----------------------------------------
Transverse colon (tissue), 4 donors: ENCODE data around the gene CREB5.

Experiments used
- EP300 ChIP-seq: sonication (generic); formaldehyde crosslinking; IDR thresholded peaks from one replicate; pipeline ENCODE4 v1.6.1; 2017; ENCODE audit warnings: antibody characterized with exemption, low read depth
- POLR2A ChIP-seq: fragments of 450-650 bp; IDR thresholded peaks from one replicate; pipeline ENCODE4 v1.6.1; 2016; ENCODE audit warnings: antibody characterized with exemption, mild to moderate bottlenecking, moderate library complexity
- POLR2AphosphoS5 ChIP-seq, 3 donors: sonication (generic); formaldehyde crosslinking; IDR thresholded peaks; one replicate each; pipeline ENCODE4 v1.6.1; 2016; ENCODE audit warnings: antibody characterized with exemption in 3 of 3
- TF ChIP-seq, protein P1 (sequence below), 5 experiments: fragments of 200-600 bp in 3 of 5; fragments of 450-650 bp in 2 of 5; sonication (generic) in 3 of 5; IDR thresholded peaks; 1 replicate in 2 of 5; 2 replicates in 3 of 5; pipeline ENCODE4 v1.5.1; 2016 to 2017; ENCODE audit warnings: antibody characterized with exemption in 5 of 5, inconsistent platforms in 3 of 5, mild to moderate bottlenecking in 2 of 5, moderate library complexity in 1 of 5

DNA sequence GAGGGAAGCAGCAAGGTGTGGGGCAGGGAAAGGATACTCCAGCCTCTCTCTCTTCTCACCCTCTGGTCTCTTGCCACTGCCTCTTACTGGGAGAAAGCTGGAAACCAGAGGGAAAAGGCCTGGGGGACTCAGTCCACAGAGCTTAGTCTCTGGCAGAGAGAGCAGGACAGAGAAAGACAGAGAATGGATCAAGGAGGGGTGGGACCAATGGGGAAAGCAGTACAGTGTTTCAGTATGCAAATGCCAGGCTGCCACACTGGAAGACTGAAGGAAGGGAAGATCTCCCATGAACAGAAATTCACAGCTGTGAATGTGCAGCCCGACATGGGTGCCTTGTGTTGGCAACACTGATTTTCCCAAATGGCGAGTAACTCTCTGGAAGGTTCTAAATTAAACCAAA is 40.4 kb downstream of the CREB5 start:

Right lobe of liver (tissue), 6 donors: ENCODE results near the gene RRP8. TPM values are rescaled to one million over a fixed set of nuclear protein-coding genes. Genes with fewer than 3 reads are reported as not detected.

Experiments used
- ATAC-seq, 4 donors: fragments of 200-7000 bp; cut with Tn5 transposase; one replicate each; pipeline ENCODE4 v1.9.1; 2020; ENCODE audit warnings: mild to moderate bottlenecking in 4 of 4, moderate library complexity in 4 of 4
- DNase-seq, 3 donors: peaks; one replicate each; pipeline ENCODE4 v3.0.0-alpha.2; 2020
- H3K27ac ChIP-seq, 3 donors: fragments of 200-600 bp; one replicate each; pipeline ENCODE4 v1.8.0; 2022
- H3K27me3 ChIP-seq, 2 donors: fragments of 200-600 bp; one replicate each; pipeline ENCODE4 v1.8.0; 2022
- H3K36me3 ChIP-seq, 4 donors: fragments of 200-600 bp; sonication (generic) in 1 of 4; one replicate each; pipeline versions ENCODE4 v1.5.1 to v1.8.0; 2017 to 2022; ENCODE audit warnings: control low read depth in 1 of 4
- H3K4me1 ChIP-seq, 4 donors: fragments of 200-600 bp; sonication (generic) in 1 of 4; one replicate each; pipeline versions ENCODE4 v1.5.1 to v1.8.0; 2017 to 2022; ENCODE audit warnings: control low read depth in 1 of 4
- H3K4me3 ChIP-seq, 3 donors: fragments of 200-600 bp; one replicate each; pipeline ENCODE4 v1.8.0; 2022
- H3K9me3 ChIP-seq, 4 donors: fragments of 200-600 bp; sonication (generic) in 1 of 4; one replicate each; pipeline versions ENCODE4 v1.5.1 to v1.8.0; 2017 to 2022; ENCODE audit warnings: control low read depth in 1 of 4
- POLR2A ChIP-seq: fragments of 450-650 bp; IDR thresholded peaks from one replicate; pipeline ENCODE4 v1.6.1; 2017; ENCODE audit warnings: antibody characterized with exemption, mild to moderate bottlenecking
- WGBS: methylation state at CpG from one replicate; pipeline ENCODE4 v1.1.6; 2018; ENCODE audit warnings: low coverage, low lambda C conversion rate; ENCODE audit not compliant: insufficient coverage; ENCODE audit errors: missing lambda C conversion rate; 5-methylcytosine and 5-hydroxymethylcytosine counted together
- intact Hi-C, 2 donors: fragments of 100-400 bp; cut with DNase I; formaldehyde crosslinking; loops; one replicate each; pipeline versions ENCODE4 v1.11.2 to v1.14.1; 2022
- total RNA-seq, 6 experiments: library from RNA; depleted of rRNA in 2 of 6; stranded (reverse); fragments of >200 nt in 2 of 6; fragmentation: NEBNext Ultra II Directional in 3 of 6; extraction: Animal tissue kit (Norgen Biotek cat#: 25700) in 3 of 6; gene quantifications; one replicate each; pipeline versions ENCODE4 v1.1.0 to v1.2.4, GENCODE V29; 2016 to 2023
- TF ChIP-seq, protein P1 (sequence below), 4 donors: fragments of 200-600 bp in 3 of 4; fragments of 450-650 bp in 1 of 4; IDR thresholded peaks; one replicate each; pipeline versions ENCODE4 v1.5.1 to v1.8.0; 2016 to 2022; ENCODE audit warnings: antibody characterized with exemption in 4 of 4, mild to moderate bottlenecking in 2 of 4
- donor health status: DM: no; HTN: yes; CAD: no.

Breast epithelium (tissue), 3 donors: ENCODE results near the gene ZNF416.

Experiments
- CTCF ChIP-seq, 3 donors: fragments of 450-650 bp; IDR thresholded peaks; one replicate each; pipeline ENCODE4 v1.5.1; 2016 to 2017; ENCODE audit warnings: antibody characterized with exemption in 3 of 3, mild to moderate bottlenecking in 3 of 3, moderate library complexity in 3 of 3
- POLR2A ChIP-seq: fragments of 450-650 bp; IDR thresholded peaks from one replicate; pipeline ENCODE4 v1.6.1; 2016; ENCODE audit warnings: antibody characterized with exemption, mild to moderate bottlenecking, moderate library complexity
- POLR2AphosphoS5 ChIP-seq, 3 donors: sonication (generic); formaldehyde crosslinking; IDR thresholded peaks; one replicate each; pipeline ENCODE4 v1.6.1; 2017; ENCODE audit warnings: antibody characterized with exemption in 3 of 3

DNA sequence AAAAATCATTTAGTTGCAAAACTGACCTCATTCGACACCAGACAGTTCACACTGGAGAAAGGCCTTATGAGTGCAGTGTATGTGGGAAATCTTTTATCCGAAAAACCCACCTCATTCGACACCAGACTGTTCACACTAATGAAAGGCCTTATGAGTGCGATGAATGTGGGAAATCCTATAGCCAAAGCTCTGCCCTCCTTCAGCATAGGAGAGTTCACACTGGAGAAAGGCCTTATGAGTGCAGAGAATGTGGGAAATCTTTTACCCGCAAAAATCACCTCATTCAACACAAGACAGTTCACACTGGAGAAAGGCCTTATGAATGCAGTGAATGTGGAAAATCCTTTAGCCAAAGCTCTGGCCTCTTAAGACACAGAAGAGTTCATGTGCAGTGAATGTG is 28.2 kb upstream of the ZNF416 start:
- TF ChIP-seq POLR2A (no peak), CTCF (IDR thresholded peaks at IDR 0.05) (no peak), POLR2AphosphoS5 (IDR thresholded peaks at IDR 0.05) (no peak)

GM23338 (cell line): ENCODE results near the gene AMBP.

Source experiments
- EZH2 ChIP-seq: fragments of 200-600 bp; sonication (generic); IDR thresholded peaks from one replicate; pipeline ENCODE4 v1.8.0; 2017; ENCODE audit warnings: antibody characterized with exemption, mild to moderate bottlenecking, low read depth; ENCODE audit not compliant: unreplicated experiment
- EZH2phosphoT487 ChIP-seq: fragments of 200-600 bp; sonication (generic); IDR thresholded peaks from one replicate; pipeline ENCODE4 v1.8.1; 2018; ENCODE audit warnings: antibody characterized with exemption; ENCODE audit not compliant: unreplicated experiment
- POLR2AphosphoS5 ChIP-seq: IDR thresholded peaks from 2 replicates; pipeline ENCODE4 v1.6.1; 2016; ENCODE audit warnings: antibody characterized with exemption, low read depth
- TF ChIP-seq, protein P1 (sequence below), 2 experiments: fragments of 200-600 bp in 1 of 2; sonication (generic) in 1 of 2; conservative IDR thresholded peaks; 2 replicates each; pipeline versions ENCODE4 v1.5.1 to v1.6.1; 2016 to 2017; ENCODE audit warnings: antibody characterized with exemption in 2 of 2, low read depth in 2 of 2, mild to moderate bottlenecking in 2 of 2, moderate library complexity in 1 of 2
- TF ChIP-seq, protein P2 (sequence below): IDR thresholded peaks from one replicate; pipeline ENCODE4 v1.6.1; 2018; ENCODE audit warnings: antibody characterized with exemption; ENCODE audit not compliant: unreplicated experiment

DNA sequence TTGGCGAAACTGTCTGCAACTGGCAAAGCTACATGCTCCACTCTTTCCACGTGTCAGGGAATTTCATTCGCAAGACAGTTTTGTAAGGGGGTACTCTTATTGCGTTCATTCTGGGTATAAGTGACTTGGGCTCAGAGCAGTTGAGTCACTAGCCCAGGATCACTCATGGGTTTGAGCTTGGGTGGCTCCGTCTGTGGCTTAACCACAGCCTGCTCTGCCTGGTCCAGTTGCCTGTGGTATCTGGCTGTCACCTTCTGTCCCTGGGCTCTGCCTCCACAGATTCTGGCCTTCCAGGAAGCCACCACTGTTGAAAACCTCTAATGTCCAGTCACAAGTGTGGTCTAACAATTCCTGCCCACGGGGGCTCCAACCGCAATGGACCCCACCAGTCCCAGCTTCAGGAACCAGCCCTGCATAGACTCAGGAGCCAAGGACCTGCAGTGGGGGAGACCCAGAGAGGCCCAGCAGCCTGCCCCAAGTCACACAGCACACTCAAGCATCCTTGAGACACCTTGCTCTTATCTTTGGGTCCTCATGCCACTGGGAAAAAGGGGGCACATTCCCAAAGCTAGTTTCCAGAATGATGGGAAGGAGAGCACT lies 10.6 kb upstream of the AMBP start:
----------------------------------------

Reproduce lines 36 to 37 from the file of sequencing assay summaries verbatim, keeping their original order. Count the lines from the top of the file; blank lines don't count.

- TF ChIP-seq, protein P1 (sequence below), 2 experiments: fragments of 200-600 bp in 1 of 2; sonication (generic) in 1 of 2; conservative IDR thresholded peaks; 2 replicates each; pipeline versions ENCODE4 v1.5.1 to v1.6.1; 2016 to 2017; ENCODE audit warnings: antibody characterized with exemption in 2 of 2, low read depth in 2 of 2, mild to moderate bottlenecking in 2 of 2, moderate library complexity in 1 of 2
- TF ChIP-seq, protein P2 (sequence below): IDR thresholded peaks from one replicate; pipeline ENCODE4 v1.6.1; 2018; ENCODE audit warnings: antibody characterized with exemption; ENCODE audit not compliant: unreplicated experiment